Pennsylvania’s acting Department of Environmental Protection Secretary John Quigley acknowledged the problem in a response to the report, saying the state needed to “re-engage with all stakeholders to identify the most effective approaches that can be scaled up to achieve the goals set out in our Watershed Implementation Plan.” Quigley also said the state would prefer to use voluntary approaches to meet its agricultural goals.

But it is hard to see how voluntary approaches, which rely heavily on financial incentives, will get the state where it needs to be. Quigley acknowledged at a recent legislative budget hearing that there is not enough state funding for the Bay effort.

To complicate that, a report on federal Chesapeake Bay progress released in March shows funding from the U.S. Department of Agriculture’s Natural Resource Conservation Service, the primary funding source for agricultural conservation efforts in the Bay watershed, has decreased more than a third from 2011 to 2015, from $150 million to $94 million.

Agricultural conservation efforts in Pennsylvania — as well as most other watershed states — have to be accelerated even as the primary funding source for voluntary efforts is decreasing.

Beth McGee, senior scientist with the Chesapeake Bay Foundation, said she is worried that the progress promised under the TMDL framework is falling short, especially in Pennsylvania.

“We are concerned. We had counted on this framework to put us on the path to success, but it frankly relies a lot on EPA being strong,” she said. “We think it is time for EPA to start acting on Pennsylvania’s lack of progress.”

Last year, the EPA expressed concern about Pennsylvania’s lack of progress, and warned it would ramp up oversight and could impose “backstop” measures to accelerate progress.

But the new data show that nitrogen loads actually increased by about 4 million pounds since then. Most of the change was driven by the new USDA cropland data. But even without that change, the state would still not have an improving trend.

The EPA last year said it could require greater reductions from regulated sources like wastewater treatment plants if unregulated sources were not meeting their goals. But wastewater accounts for 9.8 million pounds of nitrogen from the state — less than 10 percent of its total contribution. Even if a cork were put in the discharge pipe of every treatment plant in Pennsylvania’s portion of the watershed, the state would still have to accomplish twice the nitrogen reductions of the rest of the Bay watershed combined in the next three years.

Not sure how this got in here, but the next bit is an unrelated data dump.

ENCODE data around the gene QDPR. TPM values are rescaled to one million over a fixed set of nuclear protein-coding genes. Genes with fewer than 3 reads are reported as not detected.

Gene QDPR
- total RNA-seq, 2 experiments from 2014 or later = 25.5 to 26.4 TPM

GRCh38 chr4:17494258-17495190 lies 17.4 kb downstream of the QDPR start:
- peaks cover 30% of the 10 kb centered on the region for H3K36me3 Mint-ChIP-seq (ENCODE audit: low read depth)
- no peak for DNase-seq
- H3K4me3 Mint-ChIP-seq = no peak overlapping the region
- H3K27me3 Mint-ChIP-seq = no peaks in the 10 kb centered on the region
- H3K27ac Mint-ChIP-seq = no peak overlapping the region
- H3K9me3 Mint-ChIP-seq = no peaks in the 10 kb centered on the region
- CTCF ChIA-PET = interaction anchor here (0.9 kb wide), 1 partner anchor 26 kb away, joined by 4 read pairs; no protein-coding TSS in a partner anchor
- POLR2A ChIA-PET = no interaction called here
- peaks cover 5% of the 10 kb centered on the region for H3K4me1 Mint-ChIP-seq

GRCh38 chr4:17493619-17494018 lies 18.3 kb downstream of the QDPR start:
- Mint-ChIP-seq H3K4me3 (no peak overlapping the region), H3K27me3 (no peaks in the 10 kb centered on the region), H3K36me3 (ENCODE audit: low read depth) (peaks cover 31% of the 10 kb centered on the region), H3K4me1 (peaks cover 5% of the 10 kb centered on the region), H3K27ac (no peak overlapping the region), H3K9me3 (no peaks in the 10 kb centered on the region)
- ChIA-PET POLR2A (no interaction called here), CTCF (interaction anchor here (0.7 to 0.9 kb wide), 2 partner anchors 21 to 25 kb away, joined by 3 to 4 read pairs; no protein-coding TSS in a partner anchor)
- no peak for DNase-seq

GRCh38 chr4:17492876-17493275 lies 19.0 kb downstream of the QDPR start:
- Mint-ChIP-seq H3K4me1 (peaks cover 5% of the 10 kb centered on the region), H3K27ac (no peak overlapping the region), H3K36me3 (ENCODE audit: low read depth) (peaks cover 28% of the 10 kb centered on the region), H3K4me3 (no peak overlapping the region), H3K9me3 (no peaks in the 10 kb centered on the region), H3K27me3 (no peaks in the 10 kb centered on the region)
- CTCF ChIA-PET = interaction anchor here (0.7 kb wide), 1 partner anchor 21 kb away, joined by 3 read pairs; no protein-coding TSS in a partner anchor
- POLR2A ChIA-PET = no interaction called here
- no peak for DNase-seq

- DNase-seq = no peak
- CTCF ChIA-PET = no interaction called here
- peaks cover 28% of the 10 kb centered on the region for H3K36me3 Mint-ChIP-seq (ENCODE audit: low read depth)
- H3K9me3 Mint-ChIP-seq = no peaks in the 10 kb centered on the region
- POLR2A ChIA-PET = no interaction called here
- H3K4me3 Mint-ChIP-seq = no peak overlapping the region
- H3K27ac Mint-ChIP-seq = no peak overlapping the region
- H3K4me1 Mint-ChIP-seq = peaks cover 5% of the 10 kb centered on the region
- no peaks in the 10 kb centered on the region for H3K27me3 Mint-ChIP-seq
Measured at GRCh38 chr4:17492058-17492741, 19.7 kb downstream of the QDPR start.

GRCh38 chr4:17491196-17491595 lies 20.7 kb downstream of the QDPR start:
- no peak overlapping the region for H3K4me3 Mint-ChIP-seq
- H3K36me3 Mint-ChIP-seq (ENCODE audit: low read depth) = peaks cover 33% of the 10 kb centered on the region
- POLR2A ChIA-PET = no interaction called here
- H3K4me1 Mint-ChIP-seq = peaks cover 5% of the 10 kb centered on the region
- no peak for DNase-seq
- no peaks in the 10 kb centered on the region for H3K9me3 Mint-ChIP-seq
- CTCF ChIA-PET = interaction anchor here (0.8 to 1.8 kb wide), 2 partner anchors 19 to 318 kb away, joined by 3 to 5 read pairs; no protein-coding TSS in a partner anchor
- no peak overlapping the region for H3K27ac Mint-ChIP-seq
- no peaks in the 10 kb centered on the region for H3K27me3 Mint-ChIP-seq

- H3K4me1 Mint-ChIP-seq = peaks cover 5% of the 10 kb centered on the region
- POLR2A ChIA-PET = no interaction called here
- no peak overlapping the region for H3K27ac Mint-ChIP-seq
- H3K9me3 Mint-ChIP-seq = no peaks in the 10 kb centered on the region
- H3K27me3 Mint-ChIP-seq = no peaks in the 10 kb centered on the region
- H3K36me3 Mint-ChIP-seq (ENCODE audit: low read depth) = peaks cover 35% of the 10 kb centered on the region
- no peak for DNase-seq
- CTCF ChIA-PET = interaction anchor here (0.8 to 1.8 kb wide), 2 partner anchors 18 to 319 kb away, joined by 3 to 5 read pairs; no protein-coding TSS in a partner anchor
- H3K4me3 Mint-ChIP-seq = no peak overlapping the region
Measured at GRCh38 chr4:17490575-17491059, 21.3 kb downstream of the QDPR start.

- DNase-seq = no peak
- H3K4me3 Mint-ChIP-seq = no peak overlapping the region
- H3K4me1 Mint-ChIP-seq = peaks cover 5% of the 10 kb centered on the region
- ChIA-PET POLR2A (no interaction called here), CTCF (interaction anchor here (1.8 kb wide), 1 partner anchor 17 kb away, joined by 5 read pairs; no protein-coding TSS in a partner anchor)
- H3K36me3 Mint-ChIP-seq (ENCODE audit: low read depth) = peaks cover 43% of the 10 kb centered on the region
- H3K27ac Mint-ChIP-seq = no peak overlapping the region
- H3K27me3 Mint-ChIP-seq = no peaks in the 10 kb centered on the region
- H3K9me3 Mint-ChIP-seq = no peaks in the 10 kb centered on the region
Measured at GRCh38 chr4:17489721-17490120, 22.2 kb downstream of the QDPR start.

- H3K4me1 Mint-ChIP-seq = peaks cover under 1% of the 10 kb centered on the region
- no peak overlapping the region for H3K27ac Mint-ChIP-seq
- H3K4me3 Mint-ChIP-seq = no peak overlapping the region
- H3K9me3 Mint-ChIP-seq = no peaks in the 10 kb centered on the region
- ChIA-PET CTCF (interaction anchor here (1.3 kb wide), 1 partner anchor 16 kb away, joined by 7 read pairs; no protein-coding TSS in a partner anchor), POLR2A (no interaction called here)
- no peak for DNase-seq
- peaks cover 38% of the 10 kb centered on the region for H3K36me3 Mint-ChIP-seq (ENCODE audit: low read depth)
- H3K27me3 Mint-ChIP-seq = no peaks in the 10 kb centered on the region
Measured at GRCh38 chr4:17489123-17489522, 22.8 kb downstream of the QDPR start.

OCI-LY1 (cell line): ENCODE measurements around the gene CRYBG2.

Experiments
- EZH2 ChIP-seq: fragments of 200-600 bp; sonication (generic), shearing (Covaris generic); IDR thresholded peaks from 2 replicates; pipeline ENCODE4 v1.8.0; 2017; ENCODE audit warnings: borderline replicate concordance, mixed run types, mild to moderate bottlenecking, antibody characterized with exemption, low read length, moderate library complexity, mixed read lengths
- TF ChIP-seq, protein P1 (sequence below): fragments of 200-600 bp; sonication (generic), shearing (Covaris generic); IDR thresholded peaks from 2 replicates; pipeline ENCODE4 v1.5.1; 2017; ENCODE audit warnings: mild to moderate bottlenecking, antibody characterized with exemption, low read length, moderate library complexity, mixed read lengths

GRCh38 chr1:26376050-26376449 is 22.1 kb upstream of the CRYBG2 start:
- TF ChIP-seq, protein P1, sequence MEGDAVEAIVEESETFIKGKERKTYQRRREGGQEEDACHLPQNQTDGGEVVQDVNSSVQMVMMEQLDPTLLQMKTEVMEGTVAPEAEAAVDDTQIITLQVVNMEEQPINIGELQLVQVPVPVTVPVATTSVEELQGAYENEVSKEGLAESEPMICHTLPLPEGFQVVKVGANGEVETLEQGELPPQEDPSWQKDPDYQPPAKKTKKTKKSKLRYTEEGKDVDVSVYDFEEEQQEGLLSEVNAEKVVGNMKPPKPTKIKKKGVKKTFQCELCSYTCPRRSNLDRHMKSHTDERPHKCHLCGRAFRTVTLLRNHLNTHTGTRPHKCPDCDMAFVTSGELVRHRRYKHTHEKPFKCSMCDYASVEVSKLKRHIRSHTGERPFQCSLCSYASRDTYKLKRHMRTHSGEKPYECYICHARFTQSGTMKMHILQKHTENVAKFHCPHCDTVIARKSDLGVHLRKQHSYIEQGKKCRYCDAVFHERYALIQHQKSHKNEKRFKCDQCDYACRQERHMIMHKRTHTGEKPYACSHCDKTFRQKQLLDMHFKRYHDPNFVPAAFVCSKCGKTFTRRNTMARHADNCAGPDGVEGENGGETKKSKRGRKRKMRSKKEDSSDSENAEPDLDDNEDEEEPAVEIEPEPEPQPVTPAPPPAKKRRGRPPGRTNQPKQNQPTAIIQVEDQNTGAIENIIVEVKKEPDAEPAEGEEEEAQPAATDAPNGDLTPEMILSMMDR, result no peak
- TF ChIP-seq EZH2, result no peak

While Pennsylvania’s situation is the most problematic, the data also has worrisome signs for other states, though their shortfalls are significantly smaller.

All states have seen increased nitrogen from stormwater runoff since 2009. And all except Virginia and West Virginia are falling short of the trajectory needed to achieve their agricultural goals.

The shortfalls in most of those states are being offset by wastewater treatment plants. The District of Columbia has already reached its 2025 goal, thanks to upgrades at its massive Blue Plains Wastewater Treatment Plant, and reductions are ahead of schedule everywhere else except New York.

But by 2017, most states will have met — or be close to — their 2025 wastewater goals, and will need to increase reliance on stormwater and agriculture runoff controls, where progress has been more elusive.

Confusion over phosphorus

The story with phosphorus is murkier. The annual progress data suggest the region has met its phosphorus goals, but actual water quality monitoring reveals that several rivers that once showed improvements now show no trend, and several that once showed no trend now show increases. Over the last decade, no major Bay tributary has shown a downward trend in phosphorus concentrations.

“Monitoring data show that we still have work to do to lessen the quantities of nutrients in Bay tributaries, particularly with respect to phosphorus levels,” said Joel Blomquist, a hydrologist with the U.S. Geological Survey, who spoke at a media briefing at which the figures were released.

Much of the improved phosphorus estimates in the latest figures stem from the inclusion of updated information from the USDA that showed fewer chickens being grown in the watershed than previously estimated. That reduced the estimate of the amount of phosphorus-rich chicken manure produced.

But officials caution that an ongoing Bay Program review shows that chickens, on average, may be growing larger and producing more waste than previously assumed — information not included in the recent estimate.

Also, the phosphorus estimates don’t take into account that some areas with intensive animal agriculture, such as Maryland’s Eastern Shore, have soils that have become so saturated with the nutrient that they are leaking more phosphorus into waterways than previously thought. That is not fully accounted for in computer models that estimate the amount reaching the Bay.

An updated model that better reflects phosphorus movement through soils, and which includes updated information about poultry litter, is being developed as part of a planned reassessment of cleanup efforts in 2017. Those changes are expected to bring computer generated phosphorus estimates more in line with water quality monitoring.

Katherine Antos, of the EPA, who leads the Bay Program Office’s Implementation and Evaluation Team, said it is likely that review — expected to be completed in 2017 — “will show that additional actions will be necessary to manage phosphorus pollution entering the Bay. So the bottom line is that while the…pollution indicator shows that phosphorus reductions are ahead of schedule, federal state and local partners must not back off from commitments to manage phosphorus.”

The EPA is completing its own assessment of state progress through 2014. It is expected to release its conclusions, recommendations — and potential actions — at the end of May.